Vanakkam. As this blog’s resident eldritch entity from beyond space-time and incorrigible weird skeptic, my vile Troythuluness has arranged and carried out a neat little experiment of sorts with art as a memory device.
Actually, it’s more of a quasi-experiment from its informal, quasi-scientific nature. It’s taken more time than I’d have liked, to run through ideas on how to organize this, much of that time selecting effective memory cue locations, but here it is, with setup and outcome discussed!
In using any work of art as a memory device, such as that may be as art, there must be locations on it or in it to encode information at in the mind, and these locations on the image must follow an obvious sequence.
First, a shoutout is due: the credit for this goes to the book Memory Craft, by Dr. Lynne Kelly. The book discusses and explains a number of memory aids, including those popular in the Middle Ages and across the world throughout ancient times, prehistory, and during the modern era by indigenous cultures.
Those techniques, because of their reliability, are still useful and valid, even as books have become much more common during the modern era, and much cheaper in the last few centuries. Human brains today work in pretty much the same ways and just as well as those of 500, or 5,000 , or 50,000 years ago. Neuroanatomically, we haven’t evolved that much, and are no smarter than our forebears in terms of sheer brain power. Genius exists in all eras and among all peoples.
The idea for this informal test of the usefulness of an art print comes from the chapter on art as a memory device. You can find the link to the book and other resources by Dr. Kelly here: https://www.lynnekelly.com.au/memory-craft/
Here’s how I did this:
The Quasi-Experiment Setup:
I employed daily episodes of Massimo Pigliucci’s podcast, Stoic Meditations, from June 8 to July 15 of 2020, with an average length of a couple of minutes each on an art print of one of my fractal pieces. Without tactile cues on the print, it’s important to bring the visual cues to bear, to attend to the meat of each episode while tracing out the path of that sequence with my eyes and in my mind, making use of memory’s tie to visuo-spatial information.
The aim here is similar to the use of a mandala, and at each location I store in memory the most important content of the relevant podcast episode before moving on to the next, where I memorise the contents of a further episode, and so on, until the sequence along the figure ends.
At the publishing time for this piece, those episodes may still be found in the feed for the current season of Massimo’s show. I’m including an annotated photo of the print with the path the sequence takes from one side of the print from the left to its far side on the right. I didn’t utilize the original image file of the fractal for this, as there are differences in aspect ratio between original file and printed hanging that would cause discrepancies in the locations chosen. Also, even with my computer’s current monitor, a large printed wall hanging makes it much easier to make out small details in the image with my aging eyes as well as serve merely to decorate an otherwise sparse wall. The image below has been marked up with blue lines for the sequence, each memory/marker location marked with a blue one-to-four dotted circle.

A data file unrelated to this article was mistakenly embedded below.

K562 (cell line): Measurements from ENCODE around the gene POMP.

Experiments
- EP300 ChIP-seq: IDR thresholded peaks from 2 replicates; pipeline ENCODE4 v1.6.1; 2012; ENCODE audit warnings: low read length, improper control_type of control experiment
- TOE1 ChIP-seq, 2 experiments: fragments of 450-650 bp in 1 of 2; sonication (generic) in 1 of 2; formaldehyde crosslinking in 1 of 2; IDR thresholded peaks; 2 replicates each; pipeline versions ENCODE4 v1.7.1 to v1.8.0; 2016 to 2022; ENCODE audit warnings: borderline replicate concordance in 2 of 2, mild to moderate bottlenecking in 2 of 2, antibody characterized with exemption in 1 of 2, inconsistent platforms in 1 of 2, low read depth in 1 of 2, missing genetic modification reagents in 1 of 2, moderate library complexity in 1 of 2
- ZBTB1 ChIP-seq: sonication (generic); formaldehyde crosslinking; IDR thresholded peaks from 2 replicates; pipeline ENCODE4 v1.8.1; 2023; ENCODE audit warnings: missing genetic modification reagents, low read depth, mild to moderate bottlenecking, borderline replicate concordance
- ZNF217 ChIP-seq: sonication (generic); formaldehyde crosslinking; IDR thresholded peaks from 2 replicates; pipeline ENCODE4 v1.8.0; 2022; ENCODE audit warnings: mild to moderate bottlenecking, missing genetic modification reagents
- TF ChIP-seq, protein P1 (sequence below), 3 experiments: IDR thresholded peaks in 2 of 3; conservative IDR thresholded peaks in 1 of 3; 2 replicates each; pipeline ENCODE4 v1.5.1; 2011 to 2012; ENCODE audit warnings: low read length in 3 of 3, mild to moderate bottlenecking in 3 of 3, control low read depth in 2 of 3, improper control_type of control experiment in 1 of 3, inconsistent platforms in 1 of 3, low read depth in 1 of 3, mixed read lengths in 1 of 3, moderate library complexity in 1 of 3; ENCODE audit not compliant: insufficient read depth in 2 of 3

Click below to embiggen:
Note that the fuzzy repeated spiral sea shell-looking things, aptly called nautili, are memory locations with the mini-Mandelbrots and their opposed double spirals as special marker locations in the sequence; the fourth location preceded and followed by three nautili, so there is a repeated sequence of similar objects in groups of three followed a fourth in seven distinct regions of the print from left to right in a wavy pattern.
While each of the three nautili in a sequence are very similar, they are of differing sizes, orientations, and locations on the print, as are the mini-Mandelbrots. There are, of course, no layered paints, no 3-D printing involved, no fabric canvas, nor any other significant tactile feature on the print.
So there are no touch cues I can attend to well enough to aid memory, not even the feel of fingertips on the stucco of the wall behind and through the print. Haptic sensation is here quite unhelpful.
The Quasi-Experiment’s Outcome:
So, after following the path sequence, I was able to reinforce recall of each episode’s essential content in enough detail, going through and replaying each episode to verify my recall by the time the quasi-experiment concluded.
Despite my relative inexperience with this technique, the results were fairly easy to achieve, as I utilized each episode’s content to tell a story embodied by a fictional, or in my case, fictionalized character, what Dr. Kelly has termed a Rapscallion, though I favor the term Prodigal for mine, after the profligately empowered super-beings from my Gods of Terra superhero/SF setting.
My Prodigals for this go included Socrates, Seneca, Marcus Aurelius, and Epictetus, four major figures in Stoic philosophical history (Yes, I know that Socrates was not technically a Stoic, but some of his contributions to philosophy were incorporated into Stoic thought. Bite me.), they and others acting out in ways which I needn’t detail here. I’ve no real idea what they actually looked like, and surviving depictions have their own problems in accuracy, so I imagined unique and comical caricatures of them, as per popular American-style cartoon animation. The more comical, the better.
All in all, this turned out extremely well, and was a fun exploration of a useful memory method, even given my own considerable wants in the memory department!
Tf. Tk. Tts.